United States: We will work “in parallel” with Japan, South Korea and North Korea | Joe Biden News

The US State Department has said North Korea’s approach will have to be done in concert with close allies.

Denuclearization will remain central to US policy toward North Korea and any approach to Pyongyang will have to be “en bloc” with close allies, including Japan and South Korea, the spokesperson said on Thursday. of State Department Ned Price.

Price made the comments during a regular press briefing in Washington ahead of a scheduled meeting between President Joe Biden’s national security adviser Jake Sullivan and his counterparts in Japan and South Korea.

Price said the meeting would be an opportunity to share where the Biden administration is in its review of US policy towards North Korea and for representatives from Japan and South Korea to share their viewpoints.

“I wouldn’t want to prejudge the conclusion of an ongoing review, but we have said that denuclearization will remain at the center of US policy toward North Korea,” Price said.

“We also know that any North Korean approach, to be effective, will be one that we must execute in concert with our close allies, including in this case our treaty allies, Japan and South Korea,” did he declare. .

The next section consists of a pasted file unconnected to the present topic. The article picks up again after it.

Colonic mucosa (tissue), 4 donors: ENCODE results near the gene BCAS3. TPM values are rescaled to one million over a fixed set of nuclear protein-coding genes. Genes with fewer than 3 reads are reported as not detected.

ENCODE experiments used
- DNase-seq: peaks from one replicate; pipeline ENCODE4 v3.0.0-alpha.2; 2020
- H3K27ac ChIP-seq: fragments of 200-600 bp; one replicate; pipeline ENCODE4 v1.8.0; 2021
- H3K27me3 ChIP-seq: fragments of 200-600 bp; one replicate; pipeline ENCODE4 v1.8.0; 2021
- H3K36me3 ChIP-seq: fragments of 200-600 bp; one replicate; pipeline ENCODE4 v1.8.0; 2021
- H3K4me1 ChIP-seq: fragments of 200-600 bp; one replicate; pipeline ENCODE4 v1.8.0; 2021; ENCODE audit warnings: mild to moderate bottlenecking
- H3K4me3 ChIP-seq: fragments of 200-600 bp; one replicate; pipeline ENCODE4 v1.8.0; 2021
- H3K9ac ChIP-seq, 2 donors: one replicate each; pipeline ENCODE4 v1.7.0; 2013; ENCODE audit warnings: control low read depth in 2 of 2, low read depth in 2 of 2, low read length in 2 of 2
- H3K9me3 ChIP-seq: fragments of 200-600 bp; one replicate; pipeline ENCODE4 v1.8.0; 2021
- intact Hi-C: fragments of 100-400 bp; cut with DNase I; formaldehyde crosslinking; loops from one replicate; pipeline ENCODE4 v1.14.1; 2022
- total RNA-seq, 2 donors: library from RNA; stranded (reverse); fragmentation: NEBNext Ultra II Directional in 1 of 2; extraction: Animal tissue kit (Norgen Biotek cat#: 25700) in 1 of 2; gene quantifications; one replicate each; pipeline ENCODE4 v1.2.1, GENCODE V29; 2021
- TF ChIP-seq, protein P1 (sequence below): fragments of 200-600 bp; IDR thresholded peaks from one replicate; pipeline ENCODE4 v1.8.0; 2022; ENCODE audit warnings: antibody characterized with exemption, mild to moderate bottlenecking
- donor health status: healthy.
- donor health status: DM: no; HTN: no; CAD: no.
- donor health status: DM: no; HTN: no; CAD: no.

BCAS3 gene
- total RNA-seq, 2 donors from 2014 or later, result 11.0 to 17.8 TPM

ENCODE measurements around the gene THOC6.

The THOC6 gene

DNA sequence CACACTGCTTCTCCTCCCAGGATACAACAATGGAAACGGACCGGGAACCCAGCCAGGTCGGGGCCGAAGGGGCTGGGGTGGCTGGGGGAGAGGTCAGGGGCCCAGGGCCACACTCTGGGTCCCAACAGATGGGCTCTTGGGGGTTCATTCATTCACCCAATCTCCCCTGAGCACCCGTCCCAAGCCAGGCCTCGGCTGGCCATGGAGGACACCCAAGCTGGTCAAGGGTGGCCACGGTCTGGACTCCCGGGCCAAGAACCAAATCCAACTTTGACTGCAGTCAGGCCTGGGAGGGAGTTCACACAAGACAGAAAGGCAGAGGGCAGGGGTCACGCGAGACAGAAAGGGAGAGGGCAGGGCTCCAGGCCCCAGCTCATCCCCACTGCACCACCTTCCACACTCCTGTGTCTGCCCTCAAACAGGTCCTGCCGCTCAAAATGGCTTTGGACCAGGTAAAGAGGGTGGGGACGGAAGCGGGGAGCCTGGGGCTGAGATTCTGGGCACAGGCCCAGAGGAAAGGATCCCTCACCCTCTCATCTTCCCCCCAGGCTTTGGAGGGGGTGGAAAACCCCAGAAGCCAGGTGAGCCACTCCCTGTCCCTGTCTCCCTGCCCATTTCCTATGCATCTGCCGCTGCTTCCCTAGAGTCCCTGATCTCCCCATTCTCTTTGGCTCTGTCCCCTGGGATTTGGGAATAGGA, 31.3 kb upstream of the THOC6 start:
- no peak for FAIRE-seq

Sullivan is scheduled to meet with his Japanese counterpart Shigeru Kitamura and his South Korean counterpart Suh Hoon at the US Naval Academy in Annapolis on April 2.

The Biden administration simultaneously signaled a hard line on human rights, denuclearization and sanctions in its North Korean policy, while making diplomatic overtures which administration officials said were rejected by Pyongyang.

Biden said on Thursday that the United States remains open to diplomacy with North Korea despite its ballistic missile testing last week, but warned there would be answers if North Korea makes matters worse.

Biden does not intend meet with North Korean leader Kim Jong Un, the White House said on Monday.

Former President Donald Trump has met with Kim three times but has failed to persuade him to give up his nuclear weapons.

Pyongyang said the Biden administration took a bad first step and revealed “deep hostility” in criticizing what it called a self-defense missile test.

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